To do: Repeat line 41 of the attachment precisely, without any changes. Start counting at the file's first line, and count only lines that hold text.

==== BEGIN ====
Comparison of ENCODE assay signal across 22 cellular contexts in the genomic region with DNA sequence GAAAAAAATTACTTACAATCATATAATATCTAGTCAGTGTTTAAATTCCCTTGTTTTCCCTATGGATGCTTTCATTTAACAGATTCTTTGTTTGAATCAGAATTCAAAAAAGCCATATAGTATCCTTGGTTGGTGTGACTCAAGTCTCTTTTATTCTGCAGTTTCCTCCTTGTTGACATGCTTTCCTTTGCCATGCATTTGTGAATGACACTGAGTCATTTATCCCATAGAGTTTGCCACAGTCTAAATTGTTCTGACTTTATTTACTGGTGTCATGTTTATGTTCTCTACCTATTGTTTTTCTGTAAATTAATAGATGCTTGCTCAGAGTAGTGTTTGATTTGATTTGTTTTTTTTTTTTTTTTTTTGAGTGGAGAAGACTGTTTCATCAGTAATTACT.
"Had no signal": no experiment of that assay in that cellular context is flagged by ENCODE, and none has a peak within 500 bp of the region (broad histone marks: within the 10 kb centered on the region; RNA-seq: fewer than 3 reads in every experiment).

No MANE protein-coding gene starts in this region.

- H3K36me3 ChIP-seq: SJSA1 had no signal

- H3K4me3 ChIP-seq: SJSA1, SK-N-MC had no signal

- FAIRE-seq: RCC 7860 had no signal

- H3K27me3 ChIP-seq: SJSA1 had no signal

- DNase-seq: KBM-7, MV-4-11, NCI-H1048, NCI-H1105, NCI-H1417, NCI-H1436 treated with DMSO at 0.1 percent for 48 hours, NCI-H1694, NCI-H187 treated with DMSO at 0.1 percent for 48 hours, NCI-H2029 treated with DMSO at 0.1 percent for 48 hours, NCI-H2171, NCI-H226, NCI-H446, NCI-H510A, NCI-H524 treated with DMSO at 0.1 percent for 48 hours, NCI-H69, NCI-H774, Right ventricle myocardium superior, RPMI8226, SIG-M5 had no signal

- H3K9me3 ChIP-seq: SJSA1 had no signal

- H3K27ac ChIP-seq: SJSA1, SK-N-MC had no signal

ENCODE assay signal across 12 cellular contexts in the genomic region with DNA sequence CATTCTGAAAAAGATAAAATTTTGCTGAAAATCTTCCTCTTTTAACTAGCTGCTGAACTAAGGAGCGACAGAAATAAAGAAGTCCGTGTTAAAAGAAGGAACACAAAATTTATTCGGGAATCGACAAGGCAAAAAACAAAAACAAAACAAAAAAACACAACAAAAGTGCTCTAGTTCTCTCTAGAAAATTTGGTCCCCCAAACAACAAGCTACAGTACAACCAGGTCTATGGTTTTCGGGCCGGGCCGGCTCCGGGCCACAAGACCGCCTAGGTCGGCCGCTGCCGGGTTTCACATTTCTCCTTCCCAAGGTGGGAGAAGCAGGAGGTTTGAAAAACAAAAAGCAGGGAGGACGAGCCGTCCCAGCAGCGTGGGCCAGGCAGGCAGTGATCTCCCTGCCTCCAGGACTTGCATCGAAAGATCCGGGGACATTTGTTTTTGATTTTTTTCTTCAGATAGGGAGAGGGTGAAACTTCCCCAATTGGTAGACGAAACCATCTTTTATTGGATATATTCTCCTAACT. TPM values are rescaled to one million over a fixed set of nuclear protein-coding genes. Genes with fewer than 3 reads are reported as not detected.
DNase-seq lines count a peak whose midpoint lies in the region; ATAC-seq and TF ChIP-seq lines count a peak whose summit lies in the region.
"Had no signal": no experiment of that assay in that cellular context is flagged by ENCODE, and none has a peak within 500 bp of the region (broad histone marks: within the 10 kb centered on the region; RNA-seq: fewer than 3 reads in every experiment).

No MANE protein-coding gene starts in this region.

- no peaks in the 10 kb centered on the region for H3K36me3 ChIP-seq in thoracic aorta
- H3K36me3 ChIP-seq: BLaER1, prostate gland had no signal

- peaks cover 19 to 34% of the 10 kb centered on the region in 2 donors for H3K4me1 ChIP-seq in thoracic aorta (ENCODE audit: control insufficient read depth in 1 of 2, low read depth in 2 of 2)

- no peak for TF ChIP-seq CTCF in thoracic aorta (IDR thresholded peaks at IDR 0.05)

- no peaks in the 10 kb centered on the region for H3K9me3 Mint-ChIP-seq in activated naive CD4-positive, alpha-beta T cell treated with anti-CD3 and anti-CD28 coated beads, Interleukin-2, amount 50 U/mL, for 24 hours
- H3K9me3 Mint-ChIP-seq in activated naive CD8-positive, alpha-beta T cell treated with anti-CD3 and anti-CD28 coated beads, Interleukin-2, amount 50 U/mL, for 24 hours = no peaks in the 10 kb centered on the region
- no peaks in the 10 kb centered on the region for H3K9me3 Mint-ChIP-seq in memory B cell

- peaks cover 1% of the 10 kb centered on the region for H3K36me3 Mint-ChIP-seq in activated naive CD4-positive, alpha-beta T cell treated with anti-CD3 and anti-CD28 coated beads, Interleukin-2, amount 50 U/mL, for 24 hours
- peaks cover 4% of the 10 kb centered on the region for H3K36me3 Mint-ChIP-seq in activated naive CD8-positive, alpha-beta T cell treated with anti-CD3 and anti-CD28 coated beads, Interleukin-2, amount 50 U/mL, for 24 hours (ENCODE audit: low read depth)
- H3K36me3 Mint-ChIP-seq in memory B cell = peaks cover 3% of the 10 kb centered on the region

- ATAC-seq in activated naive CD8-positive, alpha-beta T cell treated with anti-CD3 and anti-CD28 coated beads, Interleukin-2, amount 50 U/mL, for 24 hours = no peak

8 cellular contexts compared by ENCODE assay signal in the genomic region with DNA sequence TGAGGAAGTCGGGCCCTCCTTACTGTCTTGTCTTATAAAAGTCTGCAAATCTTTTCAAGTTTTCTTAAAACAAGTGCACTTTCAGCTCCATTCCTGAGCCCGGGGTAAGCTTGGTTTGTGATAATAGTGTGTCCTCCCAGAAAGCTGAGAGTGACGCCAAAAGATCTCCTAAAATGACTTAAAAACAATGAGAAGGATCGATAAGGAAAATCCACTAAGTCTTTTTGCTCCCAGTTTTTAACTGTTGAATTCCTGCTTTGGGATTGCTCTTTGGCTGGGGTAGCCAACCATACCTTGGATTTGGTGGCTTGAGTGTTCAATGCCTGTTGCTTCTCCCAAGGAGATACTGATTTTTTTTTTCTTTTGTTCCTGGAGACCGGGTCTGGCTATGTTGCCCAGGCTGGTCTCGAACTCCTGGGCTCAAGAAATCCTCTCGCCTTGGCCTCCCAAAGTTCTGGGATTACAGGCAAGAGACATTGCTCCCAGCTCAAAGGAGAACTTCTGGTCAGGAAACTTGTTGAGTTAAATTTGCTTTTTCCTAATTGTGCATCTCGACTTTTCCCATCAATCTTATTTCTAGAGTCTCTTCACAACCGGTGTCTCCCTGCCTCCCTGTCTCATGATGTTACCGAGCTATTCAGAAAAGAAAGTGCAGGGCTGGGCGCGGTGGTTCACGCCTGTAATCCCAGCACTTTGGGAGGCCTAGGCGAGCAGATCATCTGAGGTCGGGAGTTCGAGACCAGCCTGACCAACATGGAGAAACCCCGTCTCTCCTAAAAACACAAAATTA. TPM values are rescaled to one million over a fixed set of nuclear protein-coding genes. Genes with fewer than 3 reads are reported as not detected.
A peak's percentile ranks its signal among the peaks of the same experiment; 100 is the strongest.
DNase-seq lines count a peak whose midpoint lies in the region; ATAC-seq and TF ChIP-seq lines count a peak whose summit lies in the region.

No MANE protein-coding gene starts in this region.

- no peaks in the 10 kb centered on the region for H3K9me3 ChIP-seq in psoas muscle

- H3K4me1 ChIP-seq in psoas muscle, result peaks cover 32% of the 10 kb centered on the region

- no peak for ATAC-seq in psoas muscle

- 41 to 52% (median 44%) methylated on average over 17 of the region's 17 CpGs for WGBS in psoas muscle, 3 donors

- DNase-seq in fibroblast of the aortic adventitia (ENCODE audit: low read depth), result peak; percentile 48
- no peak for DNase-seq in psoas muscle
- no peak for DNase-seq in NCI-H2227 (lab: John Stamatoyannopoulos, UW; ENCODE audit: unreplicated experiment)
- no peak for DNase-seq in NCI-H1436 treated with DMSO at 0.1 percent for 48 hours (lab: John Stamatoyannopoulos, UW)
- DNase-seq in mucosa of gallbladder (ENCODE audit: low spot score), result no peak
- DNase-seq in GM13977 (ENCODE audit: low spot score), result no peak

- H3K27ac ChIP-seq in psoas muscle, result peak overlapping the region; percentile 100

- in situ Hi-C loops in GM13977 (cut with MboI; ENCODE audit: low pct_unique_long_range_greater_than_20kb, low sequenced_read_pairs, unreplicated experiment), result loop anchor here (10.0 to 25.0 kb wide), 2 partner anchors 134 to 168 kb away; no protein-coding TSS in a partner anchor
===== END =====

- in situ Hi-C loops in GM13977 (cut with MboI; ENCODE audit: low pct_unique_long_range_greater_than_20kb, low sequenced_read_pairs, unreplicated experiment), result loop anchor here (10.0 to 25.0 kb wide), 2 partner anchors 134 to 168 kb away; no protein-coding TSS in a partner anchor